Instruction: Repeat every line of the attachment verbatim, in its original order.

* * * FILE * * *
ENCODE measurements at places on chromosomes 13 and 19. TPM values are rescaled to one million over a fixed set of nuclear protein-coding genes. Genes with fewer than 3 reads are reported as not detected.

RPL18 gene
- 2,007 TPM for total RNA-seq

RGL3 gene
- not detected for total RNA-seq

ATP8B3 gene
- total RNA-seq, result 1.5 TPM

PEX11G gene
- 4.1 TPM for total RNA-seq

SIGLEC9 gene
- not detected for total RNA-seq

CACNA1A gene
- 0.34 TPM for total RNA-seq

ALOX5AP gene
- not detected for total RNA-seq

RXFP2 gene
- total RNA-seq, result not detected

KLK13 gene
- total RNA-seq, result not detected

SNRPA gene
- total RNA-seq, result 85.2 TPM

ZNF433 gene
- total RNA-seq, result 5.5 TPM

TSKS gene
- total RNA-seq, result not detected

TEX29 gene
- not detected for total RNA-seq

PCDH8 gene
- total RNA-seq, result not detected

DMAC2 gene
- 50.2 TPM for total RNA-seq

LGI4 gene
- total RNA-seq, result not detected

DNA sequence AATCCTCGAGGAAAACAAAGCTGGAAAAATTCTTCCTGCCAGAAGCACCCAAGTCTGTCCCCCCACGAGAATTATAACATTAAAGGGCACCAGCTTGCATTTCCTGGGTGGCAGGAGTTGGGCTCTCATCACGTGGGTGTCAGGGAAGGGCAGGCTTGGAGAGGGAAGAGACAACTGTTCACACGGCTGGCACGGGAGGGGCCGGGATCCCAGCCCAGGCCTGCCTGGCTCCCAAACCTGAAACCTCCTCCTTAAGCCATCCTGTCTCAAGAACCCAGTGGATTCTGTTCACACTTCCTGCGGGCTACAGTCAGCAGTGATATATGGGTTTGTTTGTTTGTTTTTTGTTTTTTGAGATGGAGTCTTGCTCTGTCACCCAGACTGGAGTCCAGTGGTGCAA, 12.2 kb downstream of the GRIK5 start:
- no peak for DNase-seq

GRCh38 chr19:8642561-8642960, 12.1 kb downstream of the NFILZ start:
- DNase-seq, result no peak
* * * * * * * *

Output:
ENCODE measurements at places on chromosomes 13 and 19. TPM values are rescaled to one million over a fixed set of nuclear protein-coding genes. Genes with fewer than 3 reads are reported as not detected.

RPL18 gene
- 2,007 TPM for total RNA-seq

RGL3 gene
- not detected for total RNA-seq

ATP8B3 gene
- total RNA-seq, result 1.5 TPM

PEX11G gene
- 4.1 TPM for total RNA-seq

SIGLEC9 gene
- not detected for total RNA-seq

CACNA1A gene
- 0.34 TPM for total RNA-seq

ALOX5AP gene
- not detected for total RNA-seq

RXFP2 gene
- total RNA-seq, result not detected

KLK13 gene
- total RNA-seq, result not detected

SNRPA gene
- total RNA-seq, result 85.2 TPM

ZNF433 gene
- total RNA-seq, result 5.5 TPM

TSKS gene
- total RNA-seq, result not detected

TEX29 gene
- not detected for total RNA-seq

PCDH8 gene
- total RNA-seq, result not detected

DMAC2 gene
- 50.2 TPM for total RNA-seq

LGI4 gene
- total RNA-seq, result not detected

DNA sequence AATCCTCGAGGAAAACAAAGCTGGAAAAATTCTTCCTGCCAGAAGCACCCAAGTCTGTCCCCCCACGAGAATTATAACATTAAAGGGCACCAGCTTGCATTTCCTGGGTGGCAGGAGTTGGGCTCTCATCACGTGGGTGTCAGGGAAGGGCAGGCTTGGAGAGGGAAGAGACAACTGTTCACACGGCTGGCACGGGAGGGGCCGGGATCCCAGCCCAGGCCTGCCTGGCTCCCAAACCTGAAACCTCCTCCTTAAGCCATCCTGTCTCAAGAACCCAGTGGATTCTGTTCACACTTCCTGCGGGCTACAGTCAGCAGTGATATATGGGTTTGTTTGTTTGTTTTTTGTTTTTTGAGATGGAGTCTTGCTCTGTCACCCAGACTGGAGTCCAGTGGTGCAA, 12.2 kb downstream of the GRIK5 start:
- no peak for DNase-seq

GRCh38 chr19:8642561-8642960, 12.1 kb downstream of the NFILZ start:
- DNase-seq, result no peak